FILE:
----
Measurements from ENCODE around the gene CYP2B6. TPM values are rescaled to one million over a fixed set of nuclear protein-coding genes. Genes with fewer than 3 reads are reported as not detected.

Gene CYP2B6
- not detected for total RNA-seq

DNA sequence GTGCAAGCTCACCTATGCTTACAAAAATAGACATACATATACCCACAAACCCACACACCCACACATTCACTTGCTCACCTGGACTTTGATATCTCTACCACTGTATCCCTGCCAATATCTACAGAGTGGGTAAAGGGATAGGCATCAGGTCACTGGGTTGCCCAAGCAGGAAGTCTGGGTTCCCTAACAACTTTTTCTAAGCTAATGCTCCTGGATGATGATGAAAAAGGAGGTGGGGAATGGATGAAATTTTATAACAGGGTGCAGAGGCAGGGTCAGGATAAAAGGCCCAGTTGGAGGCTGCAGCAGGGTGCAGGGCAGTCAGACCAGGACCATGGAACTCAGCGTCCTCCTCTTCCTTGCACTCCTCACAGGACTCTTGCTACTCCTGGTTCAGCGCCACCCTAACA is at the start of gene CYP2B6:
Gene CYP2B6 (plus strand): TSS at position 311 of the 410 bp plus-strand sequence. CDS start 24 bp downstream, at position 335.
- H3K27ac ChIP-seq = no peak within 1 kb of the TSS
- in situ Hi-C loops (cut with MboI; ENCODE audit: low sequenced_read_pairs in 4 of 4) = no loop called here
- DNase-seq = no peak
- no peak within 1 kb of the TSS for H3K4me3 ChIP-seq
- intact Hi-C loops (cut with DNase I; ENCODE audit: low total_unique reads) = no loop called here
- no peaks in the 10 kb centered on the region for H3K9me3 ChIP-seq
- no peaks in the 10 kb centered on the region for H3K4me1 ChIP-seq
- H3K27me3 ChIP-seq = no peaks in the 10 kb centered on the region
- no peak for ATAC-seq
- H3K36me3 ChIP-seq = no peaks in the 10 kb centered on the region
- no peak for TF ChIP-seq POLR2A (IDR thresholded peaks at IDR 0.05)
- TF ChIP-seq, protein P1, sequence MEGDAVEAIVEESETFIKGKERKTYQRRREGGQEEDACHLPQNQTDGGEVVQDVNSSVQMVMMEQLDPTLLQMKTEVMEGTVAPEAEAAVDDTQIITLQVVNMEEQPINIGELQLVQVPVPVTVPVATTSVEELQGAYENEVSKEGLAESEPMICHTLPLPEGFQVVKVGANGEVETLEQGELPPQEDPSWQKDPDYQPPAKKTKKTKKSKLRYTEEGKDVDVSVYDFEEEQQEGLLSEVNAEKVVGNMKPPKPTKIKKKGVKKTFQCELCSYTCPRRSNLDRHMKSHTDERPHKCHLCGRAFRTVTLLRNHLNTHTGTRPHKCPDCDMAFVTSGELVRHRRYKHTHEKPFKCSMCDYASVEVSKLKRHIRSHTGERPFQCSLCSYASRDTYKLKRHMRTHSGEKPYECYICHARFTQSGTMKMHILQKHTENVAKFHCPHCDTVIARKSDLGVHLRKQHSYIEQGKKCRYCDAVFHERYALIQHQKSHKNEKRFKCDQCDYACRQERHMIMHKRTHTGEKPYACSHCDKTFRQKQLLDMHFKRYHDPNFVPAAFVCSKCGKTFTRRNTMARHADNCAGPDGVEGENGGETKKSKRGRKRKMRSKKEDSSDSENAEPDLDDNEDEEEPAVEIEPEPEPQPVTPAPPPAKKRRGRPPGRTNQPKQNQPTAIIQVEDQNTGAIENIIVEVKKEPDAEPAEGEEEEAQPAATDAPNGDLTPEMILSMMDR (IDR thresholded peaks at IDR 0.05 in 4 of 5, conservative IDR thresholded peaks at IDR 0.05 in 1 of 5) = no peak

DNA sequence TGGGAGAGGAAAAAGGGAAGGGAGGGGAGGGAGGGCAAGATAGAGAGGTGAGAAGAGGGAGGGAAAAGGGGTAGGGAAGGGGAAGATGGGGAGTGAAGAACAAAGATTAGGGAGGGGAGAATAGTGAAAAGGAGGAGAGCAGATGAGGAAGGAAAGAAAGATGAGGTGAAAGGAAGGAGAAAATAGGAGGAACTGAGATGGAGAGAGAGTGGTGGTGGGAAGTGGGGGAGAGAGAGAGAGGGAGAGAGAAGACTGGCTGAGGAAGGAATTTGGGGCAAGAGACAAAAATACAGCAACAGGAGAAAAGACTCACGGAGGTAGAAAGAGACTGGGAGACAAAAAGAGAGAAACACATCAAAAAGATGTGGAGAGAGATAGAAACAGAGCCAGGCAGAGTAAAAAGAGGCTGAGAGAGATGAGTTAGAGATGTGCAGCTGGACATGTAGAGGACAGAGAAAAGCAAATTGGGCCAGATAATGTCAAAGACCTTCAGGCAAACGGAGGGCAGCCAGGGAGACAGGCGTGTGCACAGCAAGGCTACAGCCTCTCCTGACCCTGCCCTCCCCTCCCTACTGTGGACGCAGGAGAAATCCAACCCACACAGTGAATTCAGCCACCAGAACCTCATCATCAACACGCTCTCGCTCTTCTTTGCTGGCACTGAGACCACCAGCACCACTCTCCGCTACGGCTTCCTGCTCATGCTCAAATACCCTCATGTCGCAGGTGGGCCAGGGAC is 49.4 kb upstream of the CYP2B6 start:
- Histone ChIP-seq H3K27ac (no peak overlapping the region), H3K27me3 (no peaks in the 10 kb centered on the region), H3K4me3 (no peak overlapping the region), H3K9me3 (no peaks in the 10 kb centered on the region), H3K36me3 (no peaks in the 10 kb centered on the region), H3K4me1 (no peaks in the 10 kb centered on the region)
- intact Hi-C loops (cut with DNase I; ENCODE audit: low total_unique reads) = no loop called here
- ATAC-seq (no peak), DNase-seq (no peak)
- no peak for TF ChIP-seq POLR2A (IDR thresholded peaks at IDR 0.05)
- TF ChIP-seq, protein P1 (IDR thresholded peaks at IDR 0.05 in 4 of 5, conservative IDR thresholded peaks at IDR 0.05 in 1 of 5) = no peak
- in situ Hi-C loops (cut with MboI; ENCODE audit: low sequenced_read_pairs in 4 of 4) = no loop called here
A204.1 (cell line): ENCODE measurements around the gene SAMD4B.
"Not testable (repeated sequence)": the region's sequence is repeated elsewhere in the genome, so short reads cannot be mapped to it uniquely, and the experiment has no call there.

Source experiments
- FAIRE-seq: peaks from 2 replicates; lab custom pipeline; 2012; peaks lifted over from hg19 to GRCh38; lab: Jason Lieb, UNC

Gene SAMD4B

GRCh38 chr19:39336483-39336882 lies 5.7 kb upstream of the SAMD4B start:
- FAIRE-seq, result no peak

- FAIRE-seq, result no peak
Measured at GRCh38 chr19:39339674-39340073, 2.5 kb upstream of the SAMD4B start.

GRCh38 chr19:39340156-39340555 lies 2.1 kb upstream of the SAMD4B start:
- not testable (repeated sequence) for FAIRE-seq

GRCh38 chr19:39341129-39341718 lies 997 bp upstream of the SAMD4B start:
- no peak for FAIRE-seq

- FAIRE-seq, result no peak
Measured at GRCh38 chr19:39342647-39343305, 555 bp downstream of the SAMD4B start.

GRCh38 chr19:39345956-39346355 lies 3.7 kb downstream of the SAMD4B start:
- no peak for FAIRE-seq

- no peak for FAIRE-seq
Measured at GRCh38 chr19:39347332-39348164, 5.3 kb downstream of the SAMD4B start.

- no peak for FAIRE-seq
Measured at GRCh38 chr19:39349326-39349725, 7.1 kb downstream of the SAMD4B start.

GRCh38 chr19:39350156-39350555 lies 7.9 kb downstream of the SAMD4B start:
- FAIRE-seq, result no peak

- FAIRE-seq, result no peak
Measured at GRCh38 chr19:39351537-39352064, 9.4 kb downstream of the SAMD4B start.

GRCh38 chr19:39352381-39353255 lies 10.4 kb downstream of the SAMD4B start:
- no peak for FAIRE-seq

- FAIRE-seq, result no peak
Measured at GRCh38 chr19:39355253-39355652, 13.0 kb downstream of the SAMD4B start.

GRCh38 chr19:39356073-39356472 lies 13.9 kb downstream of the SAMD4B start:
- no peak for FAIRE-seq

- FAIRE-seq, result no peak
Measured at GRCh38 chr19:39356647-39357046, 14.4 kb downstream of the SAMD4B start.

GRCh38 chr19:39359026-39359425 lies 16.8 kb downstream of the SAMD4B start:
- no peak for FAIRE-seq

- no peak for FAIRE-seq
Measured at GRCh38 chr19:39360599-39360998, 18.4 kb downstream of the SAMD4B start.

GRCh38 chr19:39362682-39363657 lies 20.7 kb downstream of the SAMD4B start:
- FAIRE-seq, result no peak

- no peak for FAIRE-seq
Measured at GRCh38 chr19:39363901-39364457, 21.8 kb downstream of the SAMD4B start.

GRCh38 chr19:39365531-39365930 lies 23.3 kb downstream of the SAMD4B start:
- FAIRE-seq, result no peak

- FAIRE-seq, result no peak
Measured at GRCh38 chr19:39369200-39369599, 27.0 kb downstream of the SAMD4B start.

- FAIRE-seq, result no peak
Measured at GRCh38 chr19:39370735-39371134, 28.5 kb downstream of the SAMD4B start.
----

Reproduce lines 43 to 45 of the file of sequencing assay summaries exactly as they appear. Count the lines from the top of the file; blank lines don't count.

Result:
Measured at GRCh38 chr19:39347332-39348164, 5.3 kb downstream of the SAMD4B start.

- no peak for FAIRE-seq
Measured at GRCh38 chr19:39349326-39349725, 7.1 kb downstream of the SAMD4B start.